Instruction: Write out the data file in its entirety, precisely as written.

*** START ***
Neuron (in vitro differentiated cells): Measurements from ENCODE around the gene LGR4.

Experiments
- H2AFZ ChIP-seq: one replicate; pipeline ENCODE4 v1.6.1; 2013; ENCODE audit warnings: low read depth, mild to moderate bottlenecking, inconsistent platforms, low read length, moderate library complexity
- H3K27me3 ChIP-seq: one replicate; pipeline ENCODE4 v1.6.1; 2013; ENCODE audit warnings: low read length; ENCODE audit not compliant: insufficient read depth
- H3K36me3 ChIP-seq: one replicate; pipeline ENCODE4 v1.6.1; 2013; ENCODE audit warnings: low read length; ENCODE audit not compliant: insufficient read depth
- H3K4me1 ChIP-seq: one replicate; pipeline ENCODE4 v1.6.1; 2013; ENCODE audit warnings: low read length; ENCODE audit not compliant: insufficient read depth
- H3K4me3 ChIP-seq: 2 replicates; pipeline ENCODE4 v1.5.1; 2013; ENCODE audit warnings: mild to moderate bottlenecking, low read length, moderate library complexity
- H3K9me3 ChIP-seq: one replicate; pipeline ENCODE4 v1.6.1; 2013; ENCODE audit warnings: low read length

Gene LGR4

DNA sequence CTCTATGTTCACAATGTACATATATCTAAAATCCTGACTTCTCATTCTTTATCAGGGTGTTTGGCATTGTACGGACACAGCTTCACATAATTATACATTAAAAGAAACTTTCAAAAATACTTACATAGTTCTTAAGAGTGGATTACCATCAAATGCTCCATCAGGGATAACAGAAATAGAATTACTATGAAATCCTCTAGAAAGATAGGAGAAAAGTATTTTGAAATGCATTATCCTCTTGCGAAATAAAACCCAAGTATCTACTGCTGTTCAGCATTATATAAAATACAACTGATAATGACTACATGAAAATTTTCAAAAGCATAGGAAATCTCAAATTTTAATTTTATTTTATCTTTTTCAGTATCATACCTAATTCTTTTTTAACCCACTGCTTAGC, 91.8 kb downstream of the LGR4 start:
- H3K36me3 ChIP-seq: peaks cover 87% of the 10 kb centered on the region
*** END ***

Neuron (in vitro differentiated cells): Measurements from ENCODE around the gene LGR4.

Experiments
- H2AFZ ChIP-seq: one replicate; pipeline ENCODE4 v1.6.1; 2013; ENCODE audit warnings: low read depth, mild to moderate bottlenecking, inconsistent platforms, low read length, moderate library complexity
- H3K27me3 ChIP-seq: one replicate; pipeline ENCODE4 v1.6.1; 2013; ENCODE audit warnings: low read length; ENCODE audit not compliant: insufficient read depth
- H3K36me3 ChIP-seq: one replicate; pipeline ENCODE4 v1.6.1; 2013; ENCODE audit warnings: low read length; ENCODE audit not compliant: insufficient read depth
- H3K4me1 ChIP-seq: one replicate; pipeline ENCODE4 v1.6.1; 2013; ENCODE audit warnings: low read length; ENCODE audit not compliant: insufficient read depth
- H3K4me3 ChIP-seq: 2 replicates; pipeline ENCODE4 v1.5.1; 2013; ENCODE audit warnings: mild to moderate bottlenecking, low read length, moderate library complexity
- H3K9me3 ChIP-seq: one replicate; pipeline ENCODE4 v1.6.1; 2013; ENCODE audit warnings: low read length

Gene LGR4

DNA sequence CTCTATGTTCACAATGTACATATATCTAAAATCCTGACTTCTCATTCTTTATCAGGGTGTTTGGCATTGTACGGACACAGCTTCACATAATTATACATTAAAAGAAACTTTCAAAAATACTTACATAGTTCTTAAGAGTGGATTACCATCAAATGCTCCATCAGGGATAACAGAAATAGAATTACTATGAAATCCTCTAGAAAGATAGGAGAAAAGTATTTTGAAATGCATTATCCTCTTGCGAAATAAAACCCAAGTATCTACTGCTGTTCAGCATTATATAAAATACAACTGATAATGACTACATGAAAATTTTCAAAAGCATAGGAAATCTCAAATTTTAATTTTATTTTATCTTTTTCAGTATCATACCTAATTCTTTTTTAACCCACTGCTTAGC, 91.8 kb downstream of the LGR4 start:
- H3K36me3 ChIP-seq: peaks cover 87% of the 10 kb centered on the region